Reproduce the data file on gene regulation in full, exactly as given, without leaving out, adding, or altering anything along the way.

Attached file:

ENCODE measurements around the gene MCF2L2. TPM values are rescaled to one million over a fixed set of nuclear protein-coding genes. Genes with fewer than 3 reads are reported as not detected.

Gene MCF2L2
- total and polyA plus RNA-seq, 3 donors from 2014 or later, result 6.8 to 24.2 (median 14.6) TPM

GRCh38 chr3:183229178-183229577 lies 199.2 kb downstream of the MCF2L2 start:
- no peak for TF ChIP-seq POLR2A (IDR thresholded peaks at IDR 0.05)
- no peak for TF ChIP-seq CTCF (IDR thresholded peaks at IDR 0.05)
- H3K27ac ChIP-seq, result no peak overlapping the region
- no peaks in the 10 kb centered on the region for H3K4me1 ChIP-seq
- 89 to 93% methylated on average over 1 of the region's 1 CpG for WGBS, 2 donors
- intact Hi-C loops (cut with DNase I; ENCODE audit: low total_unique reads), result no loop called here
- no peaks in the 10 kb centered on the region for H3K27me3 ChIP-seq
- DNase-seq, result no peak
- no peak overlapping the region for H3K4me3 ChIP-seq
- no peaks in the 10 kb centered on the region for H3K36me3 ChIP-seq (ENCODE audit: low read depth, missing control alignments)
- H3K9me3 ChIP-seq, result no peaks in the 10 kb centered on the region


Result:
ENCODE measurements around the gene MCF2L2. TPM values are rescaled to one million over a fixed set of nuclear protein-coding genes. Genes with fewer than 3 reads are reported as not detected.

Gene MCF2L2
- total and polyA plus RNA-seq, 3 donors from 2014 or later, result 6.8 to 24.2 (median 14.6) TPM

GRCh38 chr3:183229178-183229577 lies 199.2 kb downstream of the MCF2L2 start:
- no peak for TF ChIP-seq POLR2A (IDR thresholded peaks at IDR 0.05)
- no peak for TF ChIP-seq CTCF (IDR thresholded peaks at IDR 0.05)
- H3K27ac ChIP-seq, result no peak overlapping the region
- no peaks in the 10 kb centered on the region for H3K4me1 ChIP-seq
- 89 to 93% methylated on average over 1 of the region's 1 CpG for WGBS, 2 donors
- intact Hi-C loops (cut with DNase I; ENCODE audit: low total_unique reads), result no loop called here
- no peaks in the 10 kb centered on the region for H3K27me3 ChIP-seq
- DNase-seq, result no peak
- no peak overlapping the region for H3K4me3 ChIP-seq
- no peaks in the 10 kb centered on the region for H3K36me3 ChIP-seq (ENCODE audit: low read depth, missing control alignments)
- H3K9me3 ChIP-seq, result no peaks in the 10 kb centered on the region